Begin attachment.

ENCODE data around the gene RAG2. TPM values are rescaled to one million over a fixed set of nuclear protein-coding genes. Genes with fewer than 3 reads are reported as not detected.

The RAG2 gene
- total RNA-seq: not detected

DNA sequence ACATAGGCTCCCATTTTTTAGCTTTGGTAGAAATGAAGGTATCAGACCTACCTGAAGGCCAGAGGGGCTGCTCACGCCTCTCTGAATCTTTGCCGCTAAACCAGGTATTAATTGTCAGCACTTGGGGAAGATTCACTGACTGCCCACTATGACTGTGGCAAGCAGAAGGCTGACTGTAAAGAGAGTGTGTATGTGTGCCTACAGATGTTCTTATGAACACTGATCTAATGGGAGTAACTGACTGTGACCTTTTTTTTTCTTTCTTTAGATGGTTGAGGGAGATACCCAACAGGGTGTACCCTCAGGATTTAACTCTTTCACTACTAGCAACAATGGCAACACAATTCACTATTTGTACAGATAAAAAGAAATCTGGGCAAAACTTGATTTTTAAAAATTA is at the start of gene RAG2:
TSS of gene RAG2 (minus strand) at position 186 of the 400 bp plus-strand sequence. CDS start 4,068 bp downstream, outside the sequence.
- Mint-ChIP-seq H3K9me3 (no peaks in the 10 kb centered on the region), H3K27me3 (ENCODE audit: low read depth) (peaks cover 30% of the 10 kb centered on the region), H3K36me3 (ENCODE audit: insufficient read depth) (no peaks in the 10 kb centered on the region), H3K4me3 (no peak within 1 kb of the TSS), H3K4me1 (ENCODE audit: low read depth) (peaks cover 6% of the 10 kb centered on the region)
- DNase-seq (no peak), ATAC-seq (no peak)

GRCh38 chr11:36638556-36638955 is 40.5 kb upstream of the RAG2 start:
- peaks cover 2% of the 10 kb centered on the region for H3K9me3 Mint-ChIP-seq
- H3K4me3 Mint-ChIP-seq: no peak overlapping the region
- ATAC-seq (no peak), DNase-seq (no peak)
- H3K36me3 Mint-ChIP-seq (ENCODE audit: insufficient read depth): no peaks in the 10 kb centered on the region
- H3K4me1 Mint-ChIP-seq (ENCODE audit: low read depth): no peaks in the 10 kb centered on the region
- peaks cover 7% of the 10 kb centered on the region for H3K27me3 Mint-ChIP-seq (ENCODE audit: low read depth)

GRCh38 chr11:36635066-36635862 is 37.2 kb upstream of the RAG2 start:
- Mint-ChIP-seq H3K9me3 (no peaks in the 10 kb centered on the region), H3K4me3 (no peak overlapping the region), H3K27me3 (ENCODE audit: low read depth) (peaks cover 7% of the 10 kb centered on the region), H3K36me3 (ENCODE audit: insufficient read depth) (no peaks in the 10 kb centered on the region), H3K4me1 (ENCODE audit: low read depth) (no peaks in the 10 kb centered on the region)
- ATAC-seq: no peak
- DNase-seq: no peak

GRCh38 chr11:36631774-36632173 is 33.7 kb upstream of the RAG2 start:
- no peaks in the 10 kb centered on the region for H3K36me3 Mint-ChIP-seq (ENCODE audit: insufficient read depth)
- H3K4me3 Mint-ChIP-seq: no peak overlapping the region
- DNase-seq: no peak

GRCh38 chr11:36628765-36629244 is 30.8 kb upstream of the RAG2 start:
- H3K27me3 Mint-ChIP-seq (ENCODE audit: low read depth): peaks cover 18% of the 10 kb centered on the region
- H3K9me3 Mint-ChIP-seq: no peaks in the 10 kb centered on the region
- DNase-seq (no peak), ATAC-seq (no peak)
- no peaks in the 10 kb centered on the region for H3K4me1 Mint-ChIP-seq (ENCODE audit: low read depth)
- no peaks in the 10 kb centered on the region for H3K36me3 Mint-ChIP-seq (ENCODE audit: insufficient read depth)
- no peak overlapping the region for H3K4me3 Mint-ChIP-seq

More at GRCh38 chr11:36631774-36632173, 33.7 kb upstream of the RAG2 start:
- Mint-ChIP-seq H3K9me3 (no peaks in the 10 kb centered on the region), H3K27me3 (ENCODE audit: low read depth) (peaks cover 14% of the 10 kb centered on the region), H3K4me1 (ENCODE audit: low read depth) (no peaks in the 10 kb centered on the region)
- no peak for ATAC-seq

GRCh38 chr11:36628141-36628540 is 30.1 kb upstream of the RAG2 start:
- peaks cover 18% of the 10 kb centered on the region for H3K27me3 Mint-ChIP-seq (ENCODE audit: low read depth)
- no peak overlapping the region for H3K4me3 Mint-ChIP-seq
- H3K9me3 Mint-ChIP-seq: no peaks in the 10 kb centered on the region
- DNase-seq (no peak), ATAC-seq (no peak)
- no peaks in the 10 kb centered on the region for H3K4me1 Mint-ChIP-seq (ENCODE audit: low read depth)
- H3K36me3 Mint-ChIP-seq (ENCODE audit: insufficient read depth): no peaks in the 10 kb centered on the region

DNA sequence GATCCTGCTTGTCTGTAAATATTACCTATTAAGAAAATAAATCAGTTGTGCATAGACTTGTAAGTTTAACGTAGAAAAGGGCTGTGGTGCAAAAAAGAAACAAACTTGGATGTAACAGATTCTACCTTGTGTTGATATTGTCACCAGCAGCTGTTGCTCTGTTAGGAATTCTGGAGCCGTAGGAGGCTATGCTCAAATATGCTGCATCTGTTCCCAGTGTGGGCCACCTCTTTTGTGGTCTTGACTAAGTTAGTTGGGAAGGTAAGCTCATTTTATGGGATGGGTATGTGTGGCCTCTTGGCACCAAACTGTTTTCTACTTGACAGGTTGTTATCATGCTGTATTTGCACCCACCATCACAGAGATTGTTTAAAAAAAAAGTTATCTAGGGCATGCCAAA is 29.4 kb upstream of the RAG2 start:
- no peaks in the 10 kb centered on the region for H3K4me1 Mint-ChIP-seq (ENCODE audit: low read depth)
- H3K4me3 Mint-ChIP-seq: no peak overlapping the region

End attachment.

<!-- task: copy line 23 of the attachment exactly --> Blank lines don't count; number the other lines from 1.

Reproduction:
GRCh38 chr11:36628765-36629244 is 30.8 kb upstream of the RAG2 start: